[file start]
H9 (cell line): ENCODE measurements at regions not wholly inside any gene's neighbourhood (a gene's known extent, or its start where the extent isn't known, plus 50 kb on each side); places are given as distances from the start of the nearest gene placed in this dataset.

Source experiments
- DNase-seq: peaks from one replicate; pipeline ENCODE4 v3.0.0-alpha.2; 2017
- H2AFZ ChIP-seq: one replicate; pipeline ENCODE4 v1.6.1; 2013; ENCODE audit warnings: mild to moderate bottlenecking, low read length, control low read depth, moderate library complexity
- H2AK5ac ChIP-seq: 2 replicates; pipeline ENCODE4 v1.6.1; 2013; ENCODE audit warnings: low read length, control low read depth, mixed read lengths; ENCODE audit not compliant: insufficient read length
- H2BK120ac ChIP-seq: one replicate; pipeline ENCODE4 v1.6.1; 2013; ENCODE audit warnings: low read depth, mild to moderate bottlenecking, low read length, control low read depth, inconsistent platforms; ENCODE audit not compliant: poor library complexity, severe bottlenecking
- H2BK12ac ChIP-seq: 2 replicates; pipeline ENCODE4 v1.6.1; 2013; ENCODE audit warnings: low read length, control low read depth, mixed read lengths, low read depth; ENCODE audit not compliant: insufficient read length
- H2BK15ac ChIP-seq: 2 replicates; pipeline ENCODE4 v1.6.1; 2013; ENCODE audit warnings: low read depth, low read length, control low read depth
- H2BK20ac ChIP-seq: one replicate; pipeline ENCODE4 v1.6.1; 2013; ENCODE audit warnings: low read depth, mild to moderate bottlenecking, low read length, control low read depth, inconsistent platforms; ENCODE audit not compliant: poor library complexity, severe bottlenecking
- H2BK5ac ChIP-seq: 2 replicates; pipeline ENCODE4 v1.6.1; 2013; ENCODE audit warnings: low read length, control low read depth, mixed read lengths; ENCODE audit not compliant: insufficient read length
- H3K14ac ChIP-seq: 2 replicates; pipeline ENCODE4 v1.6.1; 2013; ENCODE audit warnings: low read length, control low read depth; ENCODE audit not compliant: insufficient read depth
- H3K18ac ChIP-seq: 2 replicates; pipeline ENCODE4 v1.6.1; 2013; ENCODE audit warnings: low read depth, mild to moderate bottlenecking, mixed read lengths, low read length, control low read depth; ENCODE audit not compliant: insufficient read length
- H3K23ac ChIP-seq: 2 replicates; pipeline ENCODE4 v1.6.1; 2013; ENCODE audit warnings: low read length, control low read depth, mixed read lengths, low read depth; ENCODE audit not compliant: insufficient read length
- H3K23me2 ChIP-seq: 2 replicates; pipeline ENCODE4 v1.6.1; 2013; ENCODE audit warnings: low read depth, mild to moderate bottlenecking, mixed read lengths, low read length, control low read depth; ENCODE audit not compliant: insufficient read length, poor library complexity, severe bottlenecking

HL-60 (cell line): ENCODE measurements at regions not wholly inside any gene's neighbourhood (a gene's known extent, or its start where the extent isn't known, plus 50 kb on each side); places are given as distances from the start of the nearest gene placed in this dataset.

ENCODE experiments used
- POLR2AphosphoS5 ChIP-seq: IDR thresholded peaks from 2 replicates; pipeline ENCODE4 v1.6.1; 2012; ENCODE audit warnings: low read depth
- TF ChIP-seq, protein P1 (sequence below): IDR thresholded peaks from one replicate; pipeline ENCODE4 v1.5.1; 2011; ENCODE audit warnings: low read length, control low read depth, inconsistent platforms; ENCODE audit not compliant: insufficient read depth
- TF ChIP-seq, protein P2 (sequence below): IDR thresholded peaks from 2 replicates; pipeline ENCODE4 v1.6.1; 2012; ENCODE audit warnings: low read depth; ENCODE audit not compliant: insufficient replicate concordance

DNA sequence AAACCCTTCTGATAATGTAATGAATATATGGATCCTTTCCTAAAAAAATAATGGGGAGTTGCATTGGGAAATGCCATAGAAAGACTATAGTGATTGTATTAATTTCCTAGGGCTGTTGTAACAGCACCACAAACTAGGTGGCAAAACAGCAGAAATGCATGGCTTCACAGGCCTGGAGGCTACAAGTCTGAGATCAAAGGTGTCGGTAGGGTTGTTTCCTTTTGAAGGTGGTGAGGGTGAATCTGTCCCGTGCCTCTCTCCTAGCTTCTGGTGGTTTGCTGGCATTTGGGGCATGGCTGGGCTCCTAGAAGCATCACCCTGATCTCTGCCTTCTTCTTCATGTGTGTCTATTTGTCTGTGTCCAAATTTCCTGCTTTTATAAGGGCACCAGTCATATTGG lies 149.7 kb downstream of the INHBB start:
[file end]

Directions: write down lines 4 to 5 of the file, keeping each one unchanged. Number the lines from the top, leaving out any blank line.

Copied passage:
- H2AFZ ChIP-seq: one replicate; pipeline ENCODE4 v1.6.1; 2013; ENCODE audit warnings: mild to moderate bottlenecking, low read length, control low read depth, moderate library complexity
- H2AK5ac ChIP-seq: 2 replicates; pipeline ENCODE4 v1.6.1; 2013; ENCODE audit warnings: low read length, control low read depth, mixed read lengths; ENCODE audit not compliant: insufficient read length